Reviews and Notices of Books

1910 The Lancet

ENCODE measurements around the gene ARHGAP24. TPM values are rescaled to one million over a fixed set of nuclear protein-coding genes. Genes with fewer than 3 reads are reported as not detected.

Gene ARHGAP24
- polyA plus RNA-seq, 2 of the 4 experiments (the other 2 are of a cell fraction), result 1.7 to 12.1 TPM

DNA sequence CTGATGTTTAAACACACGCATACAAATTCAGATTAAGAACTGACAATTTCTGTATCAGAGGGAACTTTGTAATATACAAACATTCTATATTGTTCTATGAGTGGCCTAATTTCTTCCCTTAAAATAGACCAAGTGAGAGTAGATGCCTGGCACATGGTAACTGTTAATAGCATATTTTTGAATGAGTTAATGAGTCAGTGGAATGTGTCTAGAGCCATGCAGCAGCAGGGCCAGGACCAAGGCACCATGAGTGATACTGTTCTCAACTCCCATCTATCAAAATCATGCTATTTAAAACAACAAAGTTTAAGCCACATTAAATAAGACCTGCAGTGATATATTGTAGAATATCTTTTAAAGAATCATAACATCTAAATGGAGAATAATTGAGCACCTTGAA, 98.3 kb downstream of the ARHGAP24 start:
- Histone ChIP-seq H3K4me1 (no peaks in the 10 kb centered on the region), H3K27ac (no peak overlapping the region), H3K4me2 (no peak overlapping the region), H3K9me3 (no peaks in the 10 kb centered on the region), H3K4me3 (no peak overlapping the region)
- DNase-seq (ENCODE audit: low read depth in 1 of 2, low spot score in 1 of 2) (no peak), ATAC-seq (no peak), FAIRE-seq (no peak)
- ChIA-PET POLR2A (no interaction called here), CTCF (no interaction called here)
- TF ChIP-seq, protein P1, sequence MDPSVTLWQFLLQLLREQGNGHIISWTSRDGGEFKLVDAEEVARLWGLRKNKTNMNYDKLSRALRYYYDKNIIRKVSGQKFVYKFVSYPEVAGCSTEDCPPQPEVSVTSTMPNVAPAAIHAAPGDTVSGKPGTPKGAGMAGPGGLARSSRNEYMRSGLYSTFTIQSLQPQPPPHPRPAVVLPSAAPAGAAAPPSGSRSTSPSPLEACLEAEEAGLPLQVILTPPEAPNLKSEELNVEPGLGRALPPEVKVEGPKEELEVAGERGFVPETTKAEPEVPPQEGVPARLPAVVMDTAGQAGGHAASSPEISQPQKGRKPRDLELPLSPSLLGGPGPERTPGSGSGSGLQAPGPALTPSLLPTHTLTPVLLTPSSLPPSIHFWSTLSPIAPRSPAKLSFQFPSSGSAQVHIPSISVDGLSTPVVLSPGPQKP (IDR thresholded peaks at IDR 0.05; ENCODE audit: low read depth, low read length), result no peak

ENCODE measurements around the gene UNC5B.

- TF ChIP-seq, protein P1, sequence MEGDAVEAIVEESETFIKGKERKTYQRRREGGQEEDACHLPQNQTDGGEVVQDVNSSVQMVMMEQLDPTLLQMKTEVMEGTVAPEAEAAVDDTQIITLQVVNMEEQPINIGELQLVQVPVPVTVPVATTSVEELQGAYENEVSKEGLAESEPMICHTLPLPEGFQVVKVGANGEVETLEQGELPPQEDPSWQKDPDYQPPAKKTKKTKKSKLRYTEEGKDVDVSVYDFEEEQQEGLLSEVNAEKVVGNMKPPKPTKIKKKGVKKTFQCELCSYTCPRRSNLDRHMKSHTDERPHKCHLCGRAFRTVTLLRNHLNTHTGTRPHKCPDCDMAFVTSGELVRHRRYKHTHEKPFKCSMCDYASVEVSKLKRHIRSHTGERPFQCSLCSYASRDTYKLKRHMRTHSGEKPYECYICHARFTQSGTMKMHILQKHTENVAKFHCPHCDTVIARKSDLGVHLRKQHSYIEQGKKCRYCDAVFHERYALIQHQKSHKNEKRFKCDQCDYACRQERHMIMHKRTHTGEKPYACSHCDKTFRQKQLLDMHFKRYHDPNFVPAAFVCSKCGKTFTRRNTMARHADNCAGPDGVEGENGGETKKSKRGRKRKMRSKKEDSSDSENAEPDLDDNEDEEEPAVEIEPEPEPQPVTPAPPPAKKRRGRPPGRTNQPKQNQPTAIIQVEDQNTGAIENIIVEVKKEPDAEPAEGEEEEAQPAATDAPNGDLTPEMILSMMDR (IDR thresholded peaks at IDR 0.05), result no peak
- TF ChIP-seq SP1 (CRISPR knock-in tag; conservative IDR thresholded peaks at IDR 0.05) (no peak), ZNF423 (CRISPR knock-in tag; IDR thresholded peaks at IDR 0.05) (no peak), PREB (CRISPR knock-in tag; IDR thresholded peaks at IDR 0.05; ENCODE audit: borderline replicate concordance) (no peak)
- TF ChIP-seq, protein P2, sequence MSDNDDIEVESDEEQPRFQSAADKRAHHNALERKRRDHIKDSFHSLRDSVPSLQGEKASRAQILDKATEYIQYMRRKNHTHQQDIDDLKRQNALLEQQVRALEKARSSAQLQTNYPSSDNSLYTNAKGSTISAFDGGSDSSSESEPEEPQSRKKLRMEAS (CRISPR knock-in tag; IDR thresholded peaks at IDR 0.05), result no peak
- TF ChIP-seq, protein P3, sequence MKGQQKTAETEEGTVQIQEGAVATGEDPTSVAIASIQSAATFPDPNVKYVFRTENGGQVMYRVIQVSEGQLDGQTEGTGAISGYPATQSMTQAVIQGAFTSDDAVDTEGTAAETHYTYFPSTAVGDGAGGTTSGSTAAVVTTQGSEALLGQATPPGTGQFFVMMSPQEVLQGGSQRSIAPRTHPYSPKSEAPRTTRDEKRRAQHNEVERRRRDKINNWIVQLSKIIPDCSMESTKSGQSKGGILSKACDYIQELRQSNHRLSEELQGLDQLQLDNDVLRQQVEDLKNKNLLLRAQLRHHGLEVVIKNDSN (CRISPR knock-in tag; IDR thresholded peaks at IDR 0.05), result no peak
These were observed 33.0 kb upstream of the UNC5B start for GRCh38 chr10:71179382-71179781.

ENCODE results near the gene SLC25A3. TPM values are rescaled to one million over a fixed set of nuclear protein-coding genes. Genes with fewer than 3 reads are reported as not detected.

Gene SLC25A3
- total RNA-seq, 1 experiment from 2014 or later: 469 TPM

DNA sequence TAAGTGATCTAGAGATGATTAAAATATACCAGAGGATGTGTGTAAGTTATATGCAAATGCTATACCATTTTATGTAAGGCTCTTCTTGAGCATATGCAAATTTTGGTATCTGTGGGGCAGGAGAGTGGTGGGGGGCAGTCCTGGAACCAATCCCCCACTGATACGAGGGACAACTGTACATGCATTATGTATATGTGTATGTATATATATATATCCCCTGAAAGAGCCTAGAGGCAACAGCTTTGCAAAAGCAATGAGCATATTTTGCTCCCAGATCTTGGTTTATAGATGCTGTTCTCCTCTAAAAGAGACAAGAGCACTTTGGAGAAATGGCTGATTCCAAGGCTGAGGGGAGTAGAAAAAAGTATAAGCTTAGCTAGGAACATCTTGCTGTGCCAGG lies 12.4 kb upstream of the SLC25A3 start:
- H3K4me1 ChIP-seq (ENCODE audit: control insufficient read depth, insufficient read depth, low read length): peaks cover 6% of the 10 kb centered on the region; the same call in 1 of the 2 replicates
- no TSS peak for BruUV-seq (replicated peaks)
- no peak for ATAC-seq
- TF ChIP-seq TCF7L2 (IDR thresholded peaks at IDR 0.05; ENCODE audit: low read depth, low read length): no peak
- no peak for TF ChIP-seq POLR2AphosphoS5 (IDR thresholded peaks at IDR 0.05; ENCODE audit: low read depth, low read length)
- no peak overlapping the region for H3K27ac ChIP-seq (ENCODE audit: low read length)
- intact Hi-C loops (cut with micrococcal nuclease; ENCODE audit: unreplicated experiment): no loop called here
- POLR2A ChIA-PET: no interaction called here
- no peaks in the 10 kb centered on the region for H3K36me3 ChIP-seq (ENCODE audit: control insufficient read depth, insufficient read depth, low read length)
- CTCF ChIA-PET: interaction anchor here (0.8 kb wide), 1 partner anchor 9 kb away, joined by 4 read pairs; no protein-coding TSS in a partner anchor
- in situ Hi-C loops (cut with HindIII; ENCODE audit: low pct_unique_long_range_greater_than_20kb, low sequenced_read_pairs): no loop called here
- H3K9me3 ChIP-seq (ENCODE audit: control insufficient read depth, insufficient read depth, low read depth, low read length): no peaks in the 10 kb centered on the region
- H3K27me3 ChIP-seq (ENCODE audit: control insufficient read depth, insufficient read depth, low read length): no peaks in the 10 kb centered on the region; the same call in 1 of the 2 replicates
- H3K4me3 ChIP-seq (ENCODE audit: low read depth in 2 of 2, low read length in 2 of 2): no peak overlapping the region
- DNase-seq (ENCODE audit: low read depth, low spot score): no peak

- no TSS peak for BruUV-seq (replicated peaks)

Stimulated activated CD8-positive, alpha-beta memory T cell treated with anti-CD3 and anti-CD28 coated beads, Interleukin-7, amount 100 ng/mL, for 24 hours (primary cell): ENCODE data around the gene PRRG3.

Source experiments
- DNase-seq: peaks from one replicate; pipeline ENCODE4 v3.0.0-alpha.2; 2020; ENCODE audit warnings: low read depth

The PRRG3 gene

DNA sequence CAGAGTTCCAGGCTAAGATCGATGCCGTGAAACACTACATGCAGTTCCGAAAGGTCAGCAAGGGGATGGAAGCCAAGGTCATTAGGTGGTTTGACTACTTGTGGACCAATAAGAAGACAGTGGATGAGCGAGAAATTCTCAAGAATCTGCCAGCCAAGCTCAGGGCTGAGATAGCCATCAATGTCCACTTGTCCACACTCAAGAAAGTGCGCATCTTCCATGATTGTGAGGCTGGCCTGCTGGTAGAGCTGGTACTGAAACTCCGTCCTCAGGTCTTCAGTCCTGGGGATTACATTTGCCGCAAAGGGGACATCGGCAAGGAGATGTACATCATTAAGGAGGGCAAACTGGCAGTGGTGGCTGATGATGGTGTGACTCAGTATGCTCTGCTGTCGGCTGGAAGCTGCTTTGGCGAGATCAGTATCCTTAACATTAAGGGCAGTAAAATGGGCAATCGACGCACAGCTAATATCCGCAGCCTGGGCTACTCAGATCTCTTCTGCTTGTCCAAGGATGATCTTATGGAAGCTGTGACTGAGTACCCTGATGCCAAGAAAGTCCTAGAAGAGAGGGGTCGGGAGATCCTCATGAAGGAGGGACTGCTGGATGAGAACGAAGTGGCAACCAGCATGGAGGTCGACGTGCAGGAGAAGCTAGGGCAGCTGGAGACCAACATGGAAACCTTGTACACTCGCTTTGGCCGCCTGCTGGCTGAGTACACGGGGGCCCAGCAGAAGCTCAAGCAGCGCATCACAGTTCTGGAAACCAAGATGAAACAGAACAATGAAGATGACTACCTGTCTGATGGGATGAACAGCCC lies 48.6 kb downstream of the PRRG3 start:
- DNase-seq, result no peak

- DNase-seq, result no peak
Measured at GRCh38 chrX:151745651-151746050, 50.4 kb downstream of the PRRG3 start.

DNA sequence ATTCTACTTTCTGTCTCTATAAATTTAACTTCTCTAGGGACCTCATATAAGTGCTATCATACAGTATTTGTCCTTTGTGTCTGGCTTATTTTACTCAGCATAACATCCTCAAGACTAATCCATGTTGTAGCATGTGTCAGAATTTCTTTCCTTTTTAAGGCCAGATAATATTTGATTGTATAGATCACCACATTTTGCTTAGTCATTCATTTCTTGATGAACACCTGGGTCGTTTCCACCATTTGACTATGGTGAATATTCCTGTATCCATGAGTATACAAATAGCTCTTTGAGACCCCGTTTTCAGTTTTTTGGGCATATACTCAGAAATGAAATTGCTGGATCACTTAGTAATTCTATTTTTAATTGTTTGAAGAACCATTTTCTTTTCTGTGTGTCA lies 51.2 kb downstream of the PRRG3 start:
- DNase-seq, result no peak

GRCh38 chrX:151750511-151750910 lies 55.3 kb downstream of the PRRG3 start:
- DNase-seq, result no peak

He said that following the teaching of Martin this operation had ' I , been performed on patients at all ages during the childbearing period. In spite, however, of the results obtained ' , by Martin and Diihrssen, and their favourable reports of this I , operation in relation to childbirth, Mr. Scott Carmichael had ' , not felt justified in performing it under the age of 40 years in his later cases, and in his opinion the true facts as to the cause of difficulty during childbirth after this